Living Life After a Stroke | Paramedics World

Living Life After a Stroke: Brain Regeneration and Healing

A stroke is a major medical event that can cause major damage or death. Even when a stroke is relatively mild, recovery can be difficult. When a stroke is severe, the victim and family members may be in for a long and arduous road to healing — the length and outcome of which are unknown. In short, strokes are scary.


The infographic below, Life After a Stroke: Brain Regeneration and Healing, contains important information for anyone who is in the midst of recovering from a stroke, and for their concerned family members and friends.

The infographic outlines how the brain responds following a stroke, as well as the critical actions to take to reduce the risk of a second stroke, probably the worst nightmare for any stroke victim.

Inforgraphic provided by Family Home Health Services


As the infographic shows, the brain is resilient, and with the proper medical attention immediately following a stroke, ongoing therapy and careful monitoring, the brain can adapt and enable the stroke victim to regain lost abilities.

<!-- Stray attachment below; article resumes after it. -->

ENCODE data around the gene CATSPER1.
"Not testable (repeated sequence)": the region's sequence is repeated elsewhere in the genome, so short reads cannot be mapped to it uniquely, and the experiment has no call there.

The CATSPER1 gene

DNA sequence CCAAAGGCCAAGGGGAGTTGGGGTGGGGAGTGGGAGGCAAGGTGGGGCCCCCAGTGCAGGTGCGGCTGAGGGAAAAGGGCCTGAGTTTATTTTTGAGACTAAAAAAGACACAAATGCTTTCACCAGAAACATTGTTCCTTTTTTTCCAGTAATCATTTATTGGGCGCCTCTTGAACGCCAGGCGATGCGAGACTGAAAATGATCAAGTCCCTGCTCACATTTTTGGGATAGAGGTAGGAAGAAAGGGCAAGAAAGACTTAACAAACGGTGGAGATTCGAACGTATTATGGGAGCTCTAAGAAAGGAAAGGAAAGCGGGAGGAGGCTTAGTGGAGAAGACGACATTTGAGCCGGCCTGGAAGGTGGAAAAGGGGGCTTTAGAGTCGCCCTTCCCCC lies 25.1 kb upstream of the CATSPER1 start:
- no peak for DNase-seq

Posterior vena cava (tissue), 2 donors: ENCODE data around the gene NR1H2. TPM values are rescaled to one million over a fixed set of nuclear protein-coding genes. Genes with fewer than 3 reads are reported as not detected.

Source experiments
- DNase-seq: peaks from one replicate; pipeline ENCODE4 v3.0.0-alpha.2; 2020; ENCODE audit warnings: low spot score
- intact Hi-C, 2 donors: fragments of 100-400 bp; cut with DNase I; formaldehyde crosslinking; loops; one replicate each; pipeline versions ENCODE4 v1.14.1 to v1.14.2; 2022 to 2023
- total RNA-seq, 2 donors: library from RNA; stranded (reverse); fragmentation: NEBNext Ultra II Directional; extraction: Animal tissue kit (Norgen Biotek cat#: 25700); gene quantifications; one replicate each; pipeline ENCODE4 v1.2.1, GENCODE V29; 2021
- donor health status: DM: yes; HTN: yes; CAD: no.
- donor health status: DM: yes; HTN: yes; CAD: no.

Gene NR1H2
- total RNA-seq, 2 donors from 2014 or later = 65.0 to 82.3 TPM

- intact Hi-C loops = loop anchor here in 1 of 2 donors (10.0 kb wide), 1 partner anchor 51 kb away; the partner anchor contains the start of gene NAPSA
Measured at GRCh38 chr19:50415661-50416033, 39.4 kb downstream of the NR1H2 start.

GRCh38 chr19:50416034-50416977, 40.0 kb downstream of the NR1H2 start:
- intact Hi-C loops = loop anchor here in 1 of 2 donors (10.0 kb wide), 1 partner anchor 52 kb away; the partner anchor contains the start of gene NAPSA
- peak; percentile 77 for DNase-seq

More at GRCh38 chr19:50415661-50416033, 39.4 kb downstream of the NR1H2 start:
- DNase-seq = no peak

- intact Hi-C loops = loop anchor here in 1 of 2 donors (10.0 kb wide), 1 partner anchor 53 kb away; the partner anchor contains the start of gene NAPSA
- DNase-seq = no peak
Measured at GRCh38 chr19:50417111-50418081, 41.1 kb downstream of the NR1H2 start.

One way this happens is through the amazing property of neural plasticity, in which the brain reorganizes itself to allow healthy areas of the brain to handle functions formerly handled by stroke-damaged areas.

While the extent of this reorganization varies from person to person, and requires ongoing therapy and repetition to achieve the best outcomes, neural plasticity gives stroke sufferers and their families reason for hope in the doubtful days immediately following the event.

The advice noted in the infographic for prevention of a second stroke should really be implemented before a first stroke even occurs — but without doubt after a stroke.

A second stroke occurs about 25% of the time in the U.S., but taking the right risk-reduction actions can bring that percentage down.

All of the actions listed in the infographic are critically important, but not all are applicable to every patient. For instance, sleep apnea can disrupt sleep patterns and cause sleep deprivation, which can lead to stroke — but not all stroke victims suffer from this disorder.

Of course, risk reduction for a second stroke is not a “do-it-yourself” exercise. It’s always important to develop a risk-reduction plan with your primary care physician or a specialist.

With a good plan and ongoing therapy (if needed), the eventual outcome for a stroke sufferer can be positive, and the road to healing perhaps less challenging than it first appeared.

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